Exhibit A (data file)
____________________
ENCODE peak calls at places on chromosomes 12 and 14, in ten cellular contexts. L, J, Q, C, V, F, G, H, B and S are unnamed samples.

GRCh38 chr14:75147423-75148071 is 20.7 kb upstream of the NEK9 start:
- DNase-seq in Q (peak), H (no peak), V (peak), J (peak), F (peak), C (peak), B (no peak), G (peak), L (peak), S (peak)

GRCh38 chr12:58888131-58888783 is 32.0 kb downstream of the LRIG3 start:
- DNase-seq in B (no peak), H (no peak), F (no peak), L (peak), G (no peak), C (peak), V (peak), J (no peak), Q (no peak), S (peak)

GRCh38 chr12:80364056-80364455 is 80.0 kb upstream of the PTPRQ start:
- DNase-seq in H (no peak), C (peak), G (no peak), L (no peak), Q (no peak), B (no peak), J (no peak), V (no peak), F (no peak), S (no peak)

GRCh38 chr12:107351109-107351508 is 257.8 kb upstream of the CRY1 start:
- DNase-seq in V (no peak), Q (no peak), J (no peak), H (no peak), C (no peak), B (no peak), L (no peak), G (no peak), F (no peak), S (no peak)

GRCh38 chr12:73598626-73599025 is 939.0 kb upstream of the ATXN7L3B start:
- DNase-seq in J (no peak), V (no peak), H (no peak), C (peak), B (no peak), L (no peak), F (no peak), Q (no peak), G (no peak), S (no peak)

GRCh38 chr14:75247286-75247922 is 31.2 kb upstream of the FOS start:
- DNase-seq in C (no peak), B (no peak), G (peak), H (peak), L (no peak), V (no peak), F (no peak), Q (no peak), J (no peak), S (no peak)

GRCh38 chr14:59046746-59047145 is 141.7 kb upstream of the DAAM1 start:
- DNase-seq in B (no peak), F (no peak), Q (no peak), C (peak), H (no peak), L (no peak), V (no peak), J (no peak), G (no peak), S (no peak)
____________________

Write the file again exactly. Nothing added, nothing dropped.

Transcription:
ENCODE peak calls at places on chromosomes 12 and 14, in ten cellular contexts. L, J, Q, C, V, F, G, H, B and S are unnamed samples.

GRCh38 chr14:75147423-75148071 is 20.7 kb upstream of the NEK9 start:
- DNase-seq in Q (peak), H (no peak), V (peak), J (peak), F (peak), C (peak), B (no peak), G (peak), L (peak), S (peak)

GRCh38 chr12:58888131-58888783 is 32.0 kb downstream of the LRIG3 start:
- DNase-seq in B (no peak), H (no peak), F (no peak), L (peak), G (no peak), C (peak), V (peak), J (no peak), Q (no peak), S (peak)

GRCh38 chr12:80364056-80364455 is 80.0 kb upstream of the PTPRQ start:
- DNase-seq in H (no peak), C (peak), G (no peak), L (no peak), Q (no peak), B (no peak), J (no peak), V (no peak), F (no peak), S (no peak)

GRCh38 chr12:107351109-107351508 is 257.8 kb upstream of the CRY1 start:
- DNase-seq in V (no peak), Q (no peak), J (no peak), H (no peak), C (no peak), B (no peak), L (no peak), G (no peak), F (no peak), S (no peak)

GRCh38 chr12:73598626-73599025 is 939.0 kb upstream of the ATXN7L3B start:
- DNase-seq in J (no peak), V (no peak), H (no peak), C (peak), B (no peak), L (no peak), F (no peak), Q (no peak), G (no peak), S (no peak)

GRCh38 chr14:75247286-75247922 is 31.2 kb upstream of the FOS start:
- DNase-seq in C (no peak), B (no peak), G (peak), H (peak), L (no peak), V (no peak), F (no peak), Q (no peak), J (no peak), S (no peak)

GRCh38 chr14:59046746-59047145 is 141.7 kb upstream of the DAAM1 start:
- DNase-seq in B (no peak), F (no peak), Q (no peak), C (peak), H (no peak), L (no peak), V (no peak), J (no peak), G (no peak), S (no peak)